Last week, I caught up with Keith Gargiulo of PTC. Gargiulo is a mentor for FIRST Robotics team MARS WARS, based out of Metamora, Illinois. He’s a passionate advocate for the FIRST program, so I wanted to ask him why and how he got involved with mentoring. Here’s what he had to say:
Can you describe your job as a mentor and explain what it’s meant to you to work with the kids?
Gargiulo: When we first organized the team, the mentors spent some time talking about what it really mean to “mentor.” We were unified in our approach that the team and the robot would be led by the students, not by us.
To mentor meant to be able to check my engineer’s innate tendency to “step in and do” and replace it with the spirit of a guide so that the students found their own way. Balancing sound advice with the need to let the students learn on their own was simultaneously the most challenging and most rewarding aspect of mentoring.
Knowing that the students earned everything they’ve won so far because of their own hard work has been extremely gratifying to see and be a part of. The fact that the student’s success can clearly be ascribed to their work, and not to me or the mentors collectively, means a lot to me.
Why is it important for industry to get involved with programs like FIRST? Why/how did you get involved?
Gargiulo: I graduated from engineering school the year FIRST started. Before that I grew up on and around farms and in a family that largely did its own auto work and even construction. I had parents and grandparents who taught me a lot about mechanics and the fundamentals of engineering, even though I didn’t recognize it as such at the time. It was only when I got to engineering school that I realized some people – even lots of people – did not inherently know how stuff worked and how to fix things.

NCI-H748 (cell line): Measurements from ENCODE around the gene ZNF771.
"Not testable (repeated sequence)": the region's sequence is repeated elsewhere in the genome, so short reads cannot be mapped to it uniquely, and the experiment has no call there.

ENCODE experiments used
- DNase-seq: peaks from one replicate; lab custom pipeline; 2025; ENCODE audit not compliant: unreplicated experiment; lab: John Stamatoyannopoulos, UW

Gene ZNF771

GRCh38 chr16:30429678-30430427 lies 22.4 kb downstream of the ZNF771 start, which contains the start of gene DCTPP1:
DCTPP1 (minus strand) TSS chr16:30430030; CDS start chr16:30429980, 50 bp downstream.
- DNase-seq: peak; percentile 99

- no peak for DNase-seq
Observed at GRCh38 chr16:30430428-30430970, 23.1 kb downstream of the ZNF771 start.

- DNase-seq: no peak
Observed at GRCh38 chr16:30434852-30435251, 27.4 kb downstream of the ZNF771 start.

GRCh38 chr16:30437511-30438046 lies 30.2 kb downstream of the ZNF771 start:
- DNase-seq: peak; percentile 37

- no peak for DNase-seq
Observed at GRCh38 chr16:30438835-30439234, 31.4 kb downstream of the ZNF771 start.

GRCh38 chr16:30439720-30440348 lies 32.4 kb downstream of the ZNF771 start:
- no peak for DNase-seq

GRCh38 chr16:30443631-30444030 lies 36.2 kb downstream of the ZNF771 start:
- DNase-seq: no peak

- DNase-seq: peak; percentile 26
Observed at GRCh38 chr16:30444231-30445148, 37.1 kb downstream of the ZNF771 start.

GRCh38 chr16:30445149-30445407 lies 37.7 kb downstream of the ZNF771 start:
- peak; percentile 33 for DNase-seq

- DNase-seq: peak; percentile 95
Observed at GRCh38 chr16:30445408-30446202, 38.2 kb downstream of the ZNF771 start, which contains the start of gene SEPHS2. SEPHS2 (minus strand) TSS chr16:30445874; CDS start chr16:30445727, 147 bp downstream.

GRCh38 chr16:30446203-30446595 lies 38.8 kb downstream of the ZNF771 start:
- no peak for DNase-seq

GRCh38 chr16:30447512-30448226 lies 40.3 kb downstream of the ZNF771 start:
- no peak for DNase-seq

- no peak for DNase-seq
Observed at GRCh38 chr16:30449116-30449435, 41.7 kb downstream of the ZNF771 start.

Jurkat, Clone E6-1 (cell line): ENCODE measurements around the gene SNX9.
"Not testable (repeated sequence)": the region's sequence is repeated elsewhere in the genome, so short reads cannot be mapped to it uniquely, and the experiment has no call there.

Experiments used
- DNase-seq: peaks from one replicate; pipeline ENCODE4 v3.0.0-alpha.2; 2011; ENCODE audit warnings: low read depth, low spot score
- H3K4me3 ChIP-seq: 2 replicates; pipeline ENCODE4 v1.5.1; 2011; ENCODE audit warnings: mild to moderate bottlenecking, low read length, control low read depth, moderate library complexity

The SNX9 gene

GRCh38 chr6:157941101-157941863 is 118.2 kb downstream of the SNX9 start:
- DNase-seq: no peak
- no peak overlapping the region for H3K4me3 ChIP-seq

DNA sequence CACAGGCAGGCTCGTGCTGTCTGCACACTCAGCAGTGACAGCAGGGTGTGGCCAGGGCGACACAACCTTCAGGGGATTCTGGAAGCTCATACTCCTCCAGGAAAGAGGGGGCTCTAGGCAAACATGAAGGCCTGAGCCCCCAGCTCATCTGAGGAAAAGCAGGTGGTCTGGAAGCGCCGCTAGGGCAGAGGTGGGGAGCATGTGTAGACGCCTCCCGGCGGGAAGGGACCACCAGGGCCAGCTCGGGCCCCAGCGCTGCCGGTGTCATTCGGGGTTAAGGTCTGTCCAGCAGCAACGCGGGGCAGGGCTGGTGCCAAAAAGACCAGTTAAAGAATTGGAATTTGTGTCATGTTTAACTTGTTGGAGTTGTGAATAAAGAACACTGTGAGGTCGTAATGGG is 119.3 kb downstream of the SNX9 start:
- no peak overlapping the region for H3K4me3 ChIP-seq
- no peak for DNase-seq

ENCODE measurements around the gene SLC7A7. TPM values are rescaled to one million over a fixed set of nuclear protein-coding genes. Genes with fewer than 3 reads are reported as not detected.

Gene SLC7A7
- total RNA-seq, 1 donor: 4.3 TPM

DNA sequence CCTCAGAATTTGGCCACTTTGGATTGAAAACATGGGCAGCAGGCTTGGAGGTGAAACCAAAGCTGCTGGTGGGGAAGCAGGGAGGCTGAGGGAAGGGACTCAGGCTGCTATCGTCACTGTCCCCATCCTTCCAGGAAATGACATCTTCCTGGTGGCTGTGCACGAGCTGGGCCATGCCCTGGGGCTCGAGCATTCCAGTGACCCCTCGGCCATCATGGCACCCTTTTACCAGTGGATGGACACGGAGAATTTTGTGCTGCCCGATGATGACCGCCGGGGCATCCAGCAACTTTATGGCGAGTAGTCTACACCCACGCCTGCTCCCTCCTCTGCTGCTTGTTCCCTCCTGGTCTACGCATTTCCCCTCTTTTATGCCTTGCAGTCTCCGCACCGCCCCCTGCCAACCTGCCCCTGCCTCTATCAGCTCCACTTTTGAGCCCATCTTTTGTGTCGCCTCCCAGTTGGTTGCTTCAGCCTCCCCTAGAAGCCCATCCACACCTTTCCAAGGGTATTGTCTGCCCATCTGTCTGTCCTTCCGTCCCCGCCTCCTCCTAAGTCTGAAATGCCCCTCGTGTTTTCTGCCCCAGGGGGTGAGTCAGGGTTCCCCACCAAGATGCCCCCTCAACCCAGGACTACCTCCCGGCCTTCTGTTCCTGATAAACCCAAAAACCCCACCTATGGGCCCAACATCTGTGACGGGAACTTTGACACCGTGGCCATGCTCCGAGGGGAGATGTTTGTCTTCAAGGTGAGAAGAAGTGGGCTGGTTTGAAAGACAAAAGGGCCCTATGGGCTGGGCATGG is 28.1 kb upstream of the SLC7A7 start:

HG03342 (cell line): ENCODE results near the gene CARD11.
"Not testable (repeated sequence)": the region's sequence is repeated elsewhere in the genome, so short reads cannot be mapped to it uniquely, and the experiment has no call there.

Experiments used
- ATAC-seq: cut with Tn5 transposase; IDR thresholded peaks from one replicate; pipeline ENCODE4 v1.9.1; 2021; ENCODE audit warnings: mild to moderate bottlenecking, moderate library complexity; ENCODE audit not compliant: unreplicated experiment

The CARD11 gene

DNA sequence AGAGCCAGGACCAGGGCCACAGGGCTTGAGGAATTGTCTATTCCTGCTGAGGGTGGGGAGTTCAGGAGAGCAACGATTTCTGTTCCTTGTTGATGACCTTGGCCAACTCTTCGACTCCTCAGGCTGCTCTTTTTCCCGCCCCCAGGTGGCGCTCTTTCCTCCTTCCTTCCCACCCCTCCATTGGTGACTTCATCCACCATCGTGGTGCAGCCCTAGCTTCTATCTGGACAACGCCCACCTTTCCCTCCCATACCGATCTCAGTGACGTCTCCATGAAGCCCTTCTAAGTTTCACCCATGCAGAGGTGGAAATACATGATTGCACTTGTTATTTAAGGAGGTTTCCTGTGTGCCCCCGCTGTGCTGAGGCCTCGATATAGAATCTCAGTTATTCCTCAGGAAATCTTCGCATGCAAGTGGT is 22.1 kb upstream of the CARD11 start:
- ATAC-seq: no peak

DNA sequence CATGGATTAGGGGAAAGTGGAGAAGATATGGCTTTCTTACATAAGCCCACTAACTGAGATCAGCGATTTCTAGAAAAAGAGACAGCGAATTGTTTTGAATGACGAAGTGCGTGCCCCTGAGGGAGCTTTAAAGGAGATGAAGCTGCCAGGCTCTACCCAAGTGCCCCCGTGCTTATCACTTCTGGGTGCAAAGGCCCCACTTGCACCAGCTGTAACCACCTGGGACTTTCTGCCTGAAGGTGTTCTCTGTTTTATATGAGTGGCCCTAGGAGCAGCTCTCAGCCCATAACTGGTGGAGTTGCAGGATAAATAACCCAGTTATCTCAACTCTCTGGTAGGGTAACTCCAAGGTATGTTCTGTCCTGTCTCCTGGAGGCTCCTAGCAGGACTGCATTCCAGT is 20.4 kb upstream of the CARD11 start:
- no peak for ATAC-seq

Much later I was able to look back and realize I was more likely the odd man out. Most young students don’t grow up working on farms and learning how to run and fix machinery. Many don’t have the benefit of family knowledge of auto mechanics and construction to work with and learn from as they grew up.
FIRST fills that gap for students of any background. In the microcosm of build season you gain exposure to every aspect of design, fabrication, and manufacturing, plus a lot more in the areas of budgeting, marketing, research, strategy, effective communication, fair play, planning, collaboration, and compromise. FIRST gives every student the chance to grow up with the hands on skills that make it much, much easier to succeed in STEM fields, but moreover in any aspect of professional or personal life.
Having lived in New Hampshire before moving to Illinois, I had been aware of FIRST for some time. I spent a few hours (literally) with Team 1519 two years ago, but until this year was never a formal mentor.
This time around I ran into a Caterpillar booth at the Illinois state fair in which they had a display of FTC and FRC teams that Caterpillar sponsored. I stopped to talk with the Caterpillar employees and found out that one knew of a team in my newly adopted home town that was trying to start-up. A few emails later and I was connected.
Can you share a specific experience you’ve had with FIRST and/or the team members which sticks in your mind?
Gargiulo: While practicing at regionals, a senior veteran team asked us to try double balancing with them. While successfully double balancing (and later triple balancing), one mentor pulled me aside and said, “I don’t want you to take this wrong, I mean it sincerely and it is a real compliment.” At this point I was pretty sure I knew where he was going. He continued, “You can tell that robot was built by kids.” Later that day when we had the whole team together I made sure the students knew that this is the kind of compliment they should prize.
Another aspect that really sticks in my mind are the ample opportunities for students and mentors to help and serve other teams. As well as we did, in many ways we were barely able to hold our heads above water this first time through. So while we were much more often on the receiving end of help (three borrowed and now dead drill batteries later we finally shave off the last ounces to make weight), looking out for other rookies and trying to step up our help in the future is a real strength of what FIRST engenders in the teams.